The Endowment is a beautiful and unique home in Culross with a fascinating history.
The B-listed house was built in 1833 for Sir Robert Preston – nicknamed Floating Bob for his work in the maritime industry and his portly stature – as a charitable project.
Originally called the Valleyfield Endowment, it gave a weekly allowance to six men and six women “of good character” who had lived for at least 10 years in the parish.
Essentially, it was an early form of soup kitchen, providing food on two days of the week and for three months during the winter to a number of families.
Its lounge was used as a Sunday school for a number of years and in the early 1900s the Endowment was used as a scout hall and scoutmaster’s house.
Sadly, by the 1960s the building had become derelict and fell into a state of disrepair. “There are still older people in the village who remember breaking in as kids and lighting the fire in the living room,” explains one of its current owners, Jane Saddler.
Rescued from ruin
In the late 1970s the Endowment was rescued from ruin and transformed into a family home.
Martin King bought the Endowment in 2015 shortly before he met his now-wife Jane and the couple renovated the house together.
Two huge original timber entrance doors face to the front. Inside, the clean, simple layout has a hallway running the length of the house with all rooms off it.
The living room is quite wonderful. It features a huge exposed stone wall with an open fire, high ceilings and lots of lovely detailing.
“This is my favourite room in the house,” Jane says. “It’s grand yet cosy at the same time. We went for dark red for the walls to create a warm, intimate feeling. My idea of heaven is sitting here in the evening with a glass of wine and the fire blazing.”
Two of the three bedrooms are used as home offices by the couple. Both have windows facing to the rear and one also has a high level Velux that adds lots of extra natural light.
The couple stripped out the old bathroom and put in a luxurious new one. There’s a large walk-in shower and a freestanding bathtub.
The old bathroom had a sauna the couple didn’t need so they removed it and used the space to create a separate WC accessed from the hallway. “We only ever used the sauna for storing the vacuum cleaner and ironing board so putting in an extra cloakroom and an additional storage cupboard made sense,” Jane says.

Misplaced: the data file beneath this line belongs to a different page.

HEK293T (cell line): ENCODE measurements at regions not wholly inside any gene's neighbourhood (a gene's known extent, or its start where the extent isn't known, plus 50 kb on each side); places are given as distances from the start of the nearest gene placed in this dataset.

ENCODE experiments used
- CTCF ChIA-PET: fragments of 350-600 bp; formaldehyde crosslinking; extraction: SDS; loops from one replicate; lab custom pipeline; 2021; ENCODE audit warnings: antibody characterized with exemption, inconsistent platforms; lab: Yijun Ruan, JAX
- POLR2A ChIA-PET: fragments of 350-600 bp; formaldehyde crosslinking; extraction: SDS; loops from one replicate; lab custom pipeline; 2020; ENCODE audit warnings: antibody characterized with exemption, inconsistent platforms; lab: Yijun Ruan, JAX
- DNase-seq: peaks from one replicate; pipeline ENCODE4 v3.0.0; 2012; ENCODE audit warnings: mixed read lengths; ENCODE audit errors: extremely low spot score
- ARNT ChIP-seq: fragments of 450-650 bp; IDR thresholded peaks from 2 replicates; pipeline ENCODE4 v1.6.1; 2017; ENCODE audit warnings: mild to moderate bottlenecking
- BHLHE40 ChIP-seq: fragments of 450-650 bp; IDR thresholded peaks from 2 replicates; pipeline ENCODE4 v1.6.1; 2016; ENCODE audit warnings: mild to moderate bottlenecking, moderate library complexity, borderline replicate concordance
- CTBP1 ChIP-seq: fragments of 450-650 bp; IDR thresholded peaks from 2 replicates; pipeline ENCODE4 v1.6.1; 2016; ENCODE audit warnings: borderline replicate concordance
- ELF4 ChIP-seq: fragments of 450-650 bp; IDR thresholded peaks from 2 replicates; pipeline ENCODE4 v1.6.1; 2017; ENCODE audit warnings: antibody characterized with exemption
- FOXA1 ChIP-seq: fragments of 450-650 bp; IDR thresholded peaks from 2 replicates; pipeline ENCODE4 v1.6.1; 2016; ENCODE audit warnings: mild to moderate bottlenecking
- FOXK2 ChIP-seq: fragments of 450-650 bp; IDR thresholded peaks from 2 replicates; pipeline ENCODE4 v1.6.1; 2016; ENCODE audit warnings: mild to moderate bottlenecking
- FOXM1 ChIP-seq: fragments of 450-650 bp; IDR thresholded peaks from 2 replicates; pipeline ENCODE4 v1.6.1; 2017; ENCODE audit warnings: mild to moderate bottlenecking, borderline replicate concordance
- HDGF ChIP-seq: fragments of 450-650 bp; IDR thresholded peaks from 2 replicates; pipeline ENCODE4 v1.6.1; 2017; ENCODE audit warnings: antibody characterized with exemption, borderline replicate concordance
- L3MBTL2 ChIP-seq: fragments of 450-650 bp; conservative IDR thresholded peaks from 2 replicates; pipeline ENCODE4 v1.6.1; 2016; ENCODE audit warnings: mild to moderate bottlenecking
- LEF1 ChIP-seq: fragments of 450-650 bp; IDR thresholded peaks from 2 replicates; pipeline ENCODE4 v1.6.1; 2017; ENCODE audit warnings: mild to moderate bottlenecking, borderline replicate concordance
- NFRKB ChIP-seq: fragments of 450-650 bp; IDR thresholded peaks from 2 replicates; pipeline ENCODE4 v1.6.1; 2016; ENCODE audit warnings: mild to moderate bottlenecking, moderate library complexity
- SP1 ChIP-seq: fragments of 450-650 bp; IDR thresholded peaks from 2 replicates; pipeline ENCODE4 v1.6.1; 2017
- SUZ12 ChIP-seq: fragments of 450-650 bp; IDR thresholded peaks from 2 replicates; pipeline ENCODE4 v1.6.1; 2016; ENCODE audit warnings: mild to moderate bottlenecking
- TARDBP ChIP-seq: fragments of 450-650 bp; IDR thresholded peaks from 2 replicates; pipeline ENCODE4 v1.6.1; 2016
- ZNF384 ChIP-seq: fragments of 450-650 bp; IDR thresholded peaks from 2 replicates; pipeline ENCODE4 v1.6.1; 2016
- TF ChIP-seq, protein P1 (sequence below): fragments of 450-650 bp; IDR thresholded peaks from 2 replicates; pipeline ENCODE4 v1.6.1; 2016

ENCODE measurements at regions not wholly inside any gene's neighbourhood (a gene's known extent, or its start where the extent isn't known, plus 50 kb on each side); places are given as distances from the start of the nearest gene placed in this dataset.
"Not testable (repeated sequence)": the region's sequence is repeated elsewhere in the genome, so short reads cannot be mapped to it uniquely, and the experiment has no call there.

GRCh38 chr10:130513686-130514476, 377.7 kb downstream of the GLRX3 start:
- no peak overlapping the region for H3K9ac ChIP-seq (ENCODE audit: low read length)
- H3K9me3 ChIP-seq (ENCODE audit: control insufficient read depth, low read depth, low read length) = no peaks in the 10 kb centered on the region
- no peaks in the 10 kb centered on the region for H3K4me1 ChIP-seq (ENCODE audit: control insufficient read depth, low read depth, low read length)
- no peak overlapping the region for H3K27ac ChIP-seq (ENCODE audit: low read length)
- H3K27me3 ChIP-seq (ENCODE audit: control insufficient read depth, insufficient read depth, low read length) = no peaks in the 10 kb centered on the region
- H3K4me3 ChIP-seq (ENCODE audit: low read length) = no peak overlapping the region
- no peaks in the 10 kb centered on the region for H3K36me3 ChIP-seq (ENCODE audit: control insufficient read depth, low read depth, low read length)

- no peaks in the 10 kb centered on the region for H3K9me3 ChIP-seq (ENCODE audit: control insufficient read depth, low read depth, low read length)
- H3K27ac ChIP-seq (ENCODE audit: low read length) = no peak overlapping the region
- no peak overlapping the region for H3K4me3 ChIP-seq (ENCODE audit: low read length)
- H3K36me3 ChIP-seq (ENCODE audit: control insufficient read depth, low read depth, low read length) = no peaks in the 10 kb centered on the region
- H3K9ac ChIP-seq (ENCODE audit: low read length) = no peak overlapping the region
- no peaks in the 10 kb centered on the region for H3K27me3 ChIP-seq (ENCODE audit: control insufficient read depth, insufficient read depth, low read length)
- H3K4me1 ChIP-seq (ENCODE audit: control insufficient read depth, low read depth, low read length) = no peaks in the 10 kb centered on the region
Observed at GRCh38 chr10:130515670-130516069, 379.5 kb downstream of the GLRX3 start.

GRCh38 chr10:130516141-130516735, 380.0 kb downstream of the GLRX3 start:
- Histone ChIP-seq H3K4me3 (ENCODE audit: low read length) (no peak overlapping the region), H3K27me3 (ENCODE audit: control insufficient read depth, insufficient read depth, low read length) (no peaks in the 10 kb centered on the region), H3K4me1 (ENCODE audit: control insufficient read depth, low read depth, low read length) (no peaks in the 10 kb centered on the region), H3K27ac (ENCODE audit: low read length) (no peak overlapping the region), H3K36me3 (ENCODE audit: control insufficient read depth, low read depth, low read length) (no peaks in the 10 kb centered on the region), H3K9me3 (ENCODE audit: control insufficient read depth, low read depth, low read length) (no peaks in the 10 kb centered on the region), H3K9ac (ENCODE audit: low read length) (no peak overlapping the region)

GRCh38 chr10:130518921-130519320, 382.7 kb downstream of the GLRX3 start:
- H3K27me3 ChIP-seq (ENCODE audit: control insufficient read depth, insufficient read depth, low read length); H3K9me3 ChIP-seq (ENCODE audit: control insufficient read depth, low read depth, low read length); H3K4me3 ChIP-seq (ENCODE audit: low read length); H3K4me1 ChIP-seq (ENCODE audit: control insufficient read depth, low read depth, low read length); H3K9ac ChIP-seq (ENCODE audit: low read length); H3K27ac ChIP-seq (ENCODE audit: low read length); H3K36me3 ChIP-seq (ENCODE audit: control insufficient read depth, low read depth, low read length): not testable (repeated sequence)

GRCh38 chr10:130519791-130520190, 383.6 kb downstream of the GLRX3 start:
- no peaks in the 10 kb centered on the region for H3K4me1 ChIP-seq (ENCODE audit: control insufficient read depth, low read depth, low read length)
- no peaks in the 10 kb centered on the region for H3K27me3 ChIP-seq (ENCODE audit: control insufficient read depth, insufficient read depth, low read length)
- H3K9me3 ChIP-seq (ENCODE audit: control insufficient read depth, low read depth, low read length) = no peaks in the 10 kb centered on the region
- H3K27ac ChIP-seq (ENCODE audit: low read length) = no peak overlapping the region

The large master bedroom has a king sized bed. The couple had bespoke floor-to-ceiling wardrobes fitted which provide plenty of storage.
It is fitting that the two most impressive rooms mirror one another at each end of the house. The split level kitchen/diner is a terrific space.
On the lower level is a modern kitchen with breakfast bar and door to the back garden. Up a wrought iron spiral staircase is the dining area.
Here Martin and Jane fitted two large heritage Velux windows that take full advantage of the woodland views to the rear.
Jane says: “When you’re at the table you look up and see all this woodland. It really makes it feel like you’re sitting outside.”
Over the past seven years Martin and Jane have redecorated every room. “We’ve used Farrow & Ball colours and also upgraded all the lighting,” Jane explains. “A K Moyes did all of the joinery work and fitted the bathrooms. They were fantastic.”
The utility room is separate from the rest of the house and is accessed by its own door. It has a washing machine, tumble drier, fridge, and plenty of cupboard and worktop space.
Garden and garage
There are small strips of garden ground to the front and rear of the Endowment, but the main gardens are to either side.
At one end is an area the couple have landscaped, with lawn, a water feature and a seating area. At the other side is a larger, sloping area of garden ground with steps leading into woodland owned by the neighbouring estate.
The garden has two stone outbuildings. One of these has a passage through to the garage, which has an interesting backstory of its own.
Much bigger than an ordinary garage, it was originally the premises of joiners and undertakers John Sharp. Around 2003, the garage was acquired by the Endowment, with the business relocating along the road.
The Endowment has a lovely edge-of-village location. The Fife Coastal Path is less than a minute’s walk away and the house backs onto a steep wooded embankment where deer often come to graze.
Culross featured in the hit show Outlander and is thronged with tourists in the summertime. “Outlander has been great for Culross and it’s nice to see people coming here,” Jane says. “We really benefit from being on the edge of the village. It’s easy for us to walk in but we don’t get big coaches parking outside.”
One of Martin’s favourite things about the Endowment is having lots of places to walk his two Airedale terriers.
“We’re lucky to have literally on our doorstep walks around Preston Island and along the Firth of Forth,” he says.
“Behind the house are a number of woodland walks and cycle routes including a very picturesque route with fantastic views to the old West Kirk, or heading in the opposite direction, along the burn through Valleyfield Woods and out to Devilla Forest.”
Martin, 58, is retired while Jane, 54, does freelance contracting in the financial sector and can work from anywhere.
The couple originally intended for the Endowment to be their forever home but have increasingly found themselves drawn to Scotland’s west coast.
“We bought a property in Argyll to use as a holiday home but have been spending increasing amounts of time there,” Jane says.
“We really like Culross and have lots of friends here but we also have a really great community in Argyll and love it there as well.
“It was a very difficult decision to make and we’re really going to miss this house.”